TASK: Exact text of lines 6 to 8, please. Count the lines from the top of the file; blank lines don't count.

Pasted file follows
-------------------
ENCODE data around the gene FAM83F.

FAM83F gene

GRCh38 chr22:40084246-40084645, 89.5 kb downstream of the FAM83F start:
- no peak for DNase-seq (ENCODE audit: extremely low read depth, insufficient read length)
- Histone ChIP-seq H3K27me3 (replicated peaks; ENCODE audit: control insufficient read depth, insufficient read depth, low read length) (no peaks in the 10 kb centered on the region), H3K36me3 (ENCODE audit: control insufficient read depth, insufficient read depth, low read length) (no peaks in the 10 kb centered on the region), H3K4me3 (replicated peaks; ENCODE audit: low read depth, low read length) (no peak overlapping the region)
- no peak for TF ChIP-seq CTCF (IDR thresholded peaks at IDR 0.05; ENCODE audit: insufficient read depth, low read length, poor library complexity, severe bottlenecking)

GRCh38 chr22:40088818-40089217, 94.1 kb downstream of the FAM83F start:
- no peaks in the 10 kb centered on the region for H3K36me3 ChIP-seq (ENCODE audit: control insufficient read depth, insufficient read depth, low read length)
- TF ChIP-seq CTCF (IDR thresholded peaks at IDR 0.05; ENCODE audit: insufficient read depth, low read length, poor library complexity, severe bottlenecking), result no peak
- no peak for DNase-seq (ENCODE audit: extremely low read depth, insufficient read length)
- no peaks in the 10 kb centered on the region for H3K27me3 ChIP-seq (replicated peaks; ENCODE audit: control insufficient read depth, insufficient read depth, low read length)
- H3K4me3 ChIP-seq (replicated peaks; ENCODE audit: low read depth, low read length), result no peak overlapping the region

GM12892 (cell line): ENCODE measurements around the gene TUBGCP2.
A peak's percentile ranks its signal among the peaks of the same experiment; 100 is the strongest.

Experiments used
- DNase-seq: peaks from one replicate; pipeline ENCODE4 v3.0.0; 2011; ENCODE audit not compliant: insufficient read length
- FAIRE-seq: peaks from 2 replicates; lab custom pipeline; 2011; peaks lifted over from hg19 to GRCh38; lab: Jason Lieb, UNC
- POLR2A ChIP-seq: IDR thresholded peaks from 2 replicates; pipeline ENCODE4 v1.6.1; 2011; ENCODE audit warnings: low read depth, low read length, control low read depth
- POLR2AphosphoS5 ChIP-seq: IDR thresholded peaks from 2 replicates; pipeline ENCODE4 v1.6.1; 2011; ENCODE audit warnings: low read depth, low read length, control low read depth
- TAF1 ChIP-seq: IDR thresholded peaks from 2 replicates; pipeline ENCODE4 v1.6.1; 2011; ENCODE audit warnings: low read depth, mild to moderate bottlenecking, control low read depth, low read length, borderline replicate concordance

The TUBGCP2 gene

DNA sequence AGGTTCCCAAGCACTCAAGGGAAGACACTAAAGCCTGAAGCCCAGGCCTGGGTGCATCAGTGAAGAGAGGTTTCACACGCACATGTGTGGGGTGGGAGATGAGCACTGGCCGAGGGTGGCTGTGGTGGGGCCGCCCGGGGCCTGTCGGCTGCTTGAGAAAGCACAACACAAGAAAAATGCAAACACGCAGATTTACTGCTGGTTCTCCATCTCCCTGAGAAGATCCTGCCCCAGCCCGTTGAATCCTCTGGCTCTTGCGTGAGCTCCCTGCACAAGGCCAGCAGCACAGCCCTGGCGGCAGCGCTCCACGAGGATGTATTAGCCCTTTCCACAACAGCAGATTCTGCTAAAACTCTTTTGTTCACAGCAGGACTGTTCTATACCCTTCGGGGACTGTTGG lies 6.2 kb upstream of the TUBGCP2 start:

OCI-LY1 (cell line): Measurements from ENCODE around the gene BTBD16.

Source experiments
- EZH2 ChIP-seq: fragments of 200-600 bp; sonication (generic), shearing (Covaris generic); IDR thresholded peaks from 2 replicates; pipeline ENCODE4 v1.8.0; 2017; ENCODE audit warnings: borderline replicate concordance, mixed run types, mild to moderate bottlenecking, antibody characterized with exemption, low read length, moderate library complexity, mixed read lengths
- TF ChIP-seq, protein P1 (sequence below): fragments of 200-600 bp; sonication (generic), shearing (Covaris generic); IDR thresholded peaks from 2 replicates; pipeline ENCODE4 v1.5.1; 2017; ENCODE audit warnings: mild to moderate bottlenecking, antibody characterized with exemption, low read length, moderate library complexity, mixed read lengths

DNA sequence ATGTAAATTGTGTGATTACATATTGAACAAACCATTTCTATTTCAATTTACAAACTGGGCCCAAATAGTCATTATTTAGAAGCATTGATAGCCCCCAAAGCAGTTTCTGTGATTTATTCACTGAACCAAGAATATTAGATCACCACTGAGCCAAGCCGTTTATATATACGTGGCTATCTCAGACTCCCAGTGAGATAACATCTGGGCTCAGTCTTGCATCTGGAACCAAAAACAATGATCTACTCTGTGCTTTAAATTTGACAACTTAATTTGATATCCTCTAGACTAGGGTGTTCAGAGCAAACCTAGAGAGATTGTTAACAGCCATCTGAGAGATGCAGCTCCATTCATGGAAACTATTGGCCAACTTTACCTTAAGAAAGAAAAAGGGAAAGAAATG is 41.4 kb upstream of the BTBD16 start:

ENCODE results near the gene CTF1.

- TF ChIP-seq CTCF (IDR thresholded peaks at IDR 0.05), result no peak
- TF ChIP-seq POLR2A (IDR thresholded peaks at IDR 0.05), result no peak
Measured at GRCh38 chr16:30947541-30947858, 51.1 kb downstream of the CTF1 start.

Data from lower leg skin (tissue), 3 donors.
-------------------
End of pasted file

- no peak for TF ChIP-seq CTCF (IDR thresholded peaks at IDR 0.05; ENCODE audit: insufficient read depth, low read length, poor library complexity, severe bottlenecking)

GRCh38 chr22:40088818-40089217, 94.1 kb downstream of the FAM83F start:
- no peaks in the 10 kb centered on the region for H3K36me3 ChIP-seq (ENCODE audit: control insufficient read depth, insufficient read depth, low read length)